5. The learned Civil Judge decreed the suit holding that the plaintiff was the owner of the property and the defendants Nos. 2 to 4 were not entitled to remain in its possession. Mesne profits were also awarded.
6. Aggrieved by the decree. Nathu, Ramdeo and the legal representatives of Baldeo went up in appeal to the Court of the learned District Judge, Aimer, Baldeo having expired during the pendency of the suit. The learned District Judge affirmed the decree of the learned Civil Judge.
7. It will be thus seen that the decree against the appellants proceeded on a ground common to all the appellants. The application thus raises a question about the applicability of the provisions of Order 41, Rule 4 as well as Order 22. Rules 3 and 4 and Order 22, Rule 9, Civil Procedure Code to the facts and circumstances of the case. The question about the applicability of these provisions had led to cleavage of judicial opinion in the past. The matter came to be considered in this Court by Modi. J. in ILR (1960) 10 Raj 573 = (AIR 1961 Raj 72). He made a review of a number of decided cases of the various High Courts. He further considered the relevant statutory provisions and then after elaborately discussing them all summarised his conclusions in the following words:--
'Summing up the position at which I have arrived from the discussion made above, I would say that the two sets of provisions contained in Order XXII, and Order XLI, Rule 4, Civil P. C., having regard to the objects behind the rules relating to abatement of suits and appeals and the necessity for setting them aside and the rules contained in Order XXII, being mandatory in character and again having regard to the consideration that the rule contained in Order XLI, Rule 4, is an enabling general provision empowering the appellate Court in its discretion to vary or reverse a decree under appeal which was based on grounds common to all the plaintiffs or all the defendants and wherein all of them may not have appealed should be interpreted in such a way that they receive their due effect and force within their respective ambit without the one impinging upon the other, and the proper method to do so is to hold that where one of the appellants has died even where the judgment under appeal is founded on aground common to all the appellants, the application of Order XXII cannot be brushed aside in subordination, as it were, to the provision contained in Rule 4, and that the latter provision would not be attracted into application in such a case as it should really be limited to those cases where all the appellants are alive at the date of the decision by the appellate Court and not where one or more of them have died and their legal representatives have not been brought on record in accordance with the requirements of Order XXII. I hold accordingly.'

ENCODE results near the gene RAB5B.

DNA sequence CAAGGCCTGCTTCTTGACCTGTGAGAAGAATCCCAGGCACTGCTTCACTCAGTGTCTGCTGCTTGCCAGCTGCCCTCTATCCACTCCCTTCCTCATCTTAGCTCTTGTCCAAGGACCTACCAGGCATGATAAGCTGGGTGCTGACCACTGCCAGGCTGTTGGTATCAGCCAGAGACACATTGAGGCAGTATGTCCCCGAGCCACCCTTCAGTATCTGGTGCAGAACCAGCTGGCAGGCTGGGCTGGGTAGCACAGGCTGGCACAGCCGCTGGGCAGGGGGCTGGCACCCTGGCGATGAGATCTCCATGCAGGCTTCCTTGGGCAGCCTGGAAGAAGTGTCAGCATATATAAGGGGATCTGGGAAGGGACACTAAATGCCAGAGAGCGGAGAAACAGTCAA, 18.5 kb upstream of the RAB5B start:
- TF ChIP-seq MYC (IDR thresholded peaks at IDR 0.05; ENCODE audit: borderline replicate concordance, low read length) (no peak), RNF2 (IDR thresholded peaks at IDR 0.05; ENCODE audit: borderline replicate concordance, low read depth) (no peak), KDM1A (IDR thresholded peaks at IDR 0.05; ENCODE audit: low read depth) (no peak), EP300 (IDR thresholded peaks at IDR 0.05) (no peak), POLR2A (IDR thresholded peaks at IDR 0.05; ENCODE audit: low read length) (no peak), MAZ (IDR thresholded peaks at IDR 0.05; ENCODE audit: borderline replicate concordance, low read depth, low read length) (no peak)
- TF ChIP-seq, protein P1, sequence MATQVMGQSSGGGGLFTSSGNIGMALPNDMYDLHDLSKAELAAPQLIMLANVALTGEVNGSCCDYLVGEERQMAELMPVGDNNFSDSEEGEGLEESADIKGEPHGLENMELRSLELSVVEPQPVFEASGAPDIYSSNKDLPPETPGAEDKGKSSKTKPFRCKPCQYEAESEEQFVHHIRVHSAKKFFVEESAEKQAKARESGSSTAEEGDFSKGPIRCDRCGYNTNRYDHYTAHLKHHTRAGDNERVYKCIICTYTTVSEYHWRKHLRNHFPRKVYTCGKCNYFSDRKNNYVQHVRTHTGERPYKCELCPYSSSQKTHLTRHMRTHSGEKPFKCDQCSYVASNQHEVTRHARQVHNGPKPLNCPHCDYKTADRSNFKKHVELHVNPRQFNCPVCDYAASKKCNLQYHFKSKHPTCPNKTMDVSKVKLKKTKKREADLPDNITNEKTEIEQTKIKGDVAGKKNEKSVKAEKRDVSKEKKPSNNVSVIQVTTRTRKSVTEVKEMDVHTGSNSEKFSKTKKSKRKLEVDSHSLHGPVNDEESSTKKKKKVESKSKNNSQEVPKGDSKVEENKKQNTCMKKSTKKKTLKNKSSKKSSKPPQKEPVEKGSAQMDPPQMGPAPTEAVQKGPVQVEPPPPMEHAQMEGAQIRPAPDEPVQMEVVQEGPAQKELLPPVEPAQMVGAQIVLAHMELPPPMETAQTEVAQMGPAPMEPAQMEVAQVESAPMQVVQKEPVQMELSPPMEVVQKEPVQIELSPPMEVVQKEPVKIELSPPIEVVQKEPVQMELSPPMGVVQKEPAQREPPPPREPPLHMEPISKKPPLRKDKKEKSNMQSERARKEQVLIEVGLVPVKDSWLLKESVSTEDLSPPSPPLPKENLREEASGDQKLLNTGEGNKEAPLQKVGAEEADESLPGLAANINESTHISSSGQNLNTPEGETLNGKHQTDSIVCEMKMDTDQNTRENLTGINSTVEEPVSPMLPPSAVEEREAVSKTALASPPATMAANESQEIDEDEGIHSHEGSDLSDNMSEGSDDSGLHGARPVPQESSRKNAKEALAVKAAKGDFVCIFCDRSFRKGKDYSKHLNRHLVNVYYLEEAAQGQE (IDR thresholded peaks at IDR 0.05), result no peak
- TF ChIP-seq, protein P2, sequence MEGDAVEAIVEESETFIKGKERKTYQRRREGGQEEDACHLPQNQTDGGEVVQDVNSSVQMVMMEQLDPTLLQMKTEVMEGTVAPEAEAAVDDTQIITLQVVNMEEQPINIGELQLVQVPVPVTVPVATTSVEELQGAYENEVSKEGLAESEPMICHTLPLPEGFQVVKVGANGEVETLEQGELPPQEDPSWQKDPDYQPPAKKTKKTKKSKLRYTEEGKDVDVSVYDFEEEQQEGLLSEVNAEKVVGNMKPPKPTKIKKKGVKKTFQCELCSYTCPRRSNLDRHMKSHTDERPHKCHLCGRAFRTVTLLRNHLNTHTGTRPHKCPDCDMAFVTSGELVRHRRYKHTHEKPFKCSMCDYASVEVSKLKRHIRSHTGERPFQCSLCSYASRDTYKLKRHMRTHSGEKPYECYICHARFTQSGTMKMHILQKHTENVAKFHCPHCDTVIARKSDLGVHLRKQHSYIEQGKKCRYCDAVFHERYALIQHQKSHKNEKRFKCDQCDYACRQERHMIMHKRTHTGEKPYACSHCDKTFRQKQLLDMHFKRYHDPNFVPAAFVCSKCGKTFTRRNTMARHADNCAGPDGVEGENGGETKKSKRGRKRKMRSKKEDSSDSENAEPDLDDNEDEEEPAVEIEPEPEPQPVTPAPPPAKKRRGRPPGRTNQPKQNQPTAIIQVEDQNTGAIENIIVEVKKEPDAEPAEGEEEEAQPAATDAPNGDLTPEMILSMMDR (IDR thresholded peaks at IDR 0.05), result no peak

Furtheron he added that the upshot of the entire discussion made above is that the appellants cannot legitimately be allowed to take advantage of Order XLI, Rule 4, Civil P. C. in the controversy which has arisen around the question whether this appeal had only abated as respects the deceased defendant Padma-ram or it abated as a whole. Now learned counsel for the appellants in that case had not questioned the abatement of the appeal so far as Padmaram was concerned.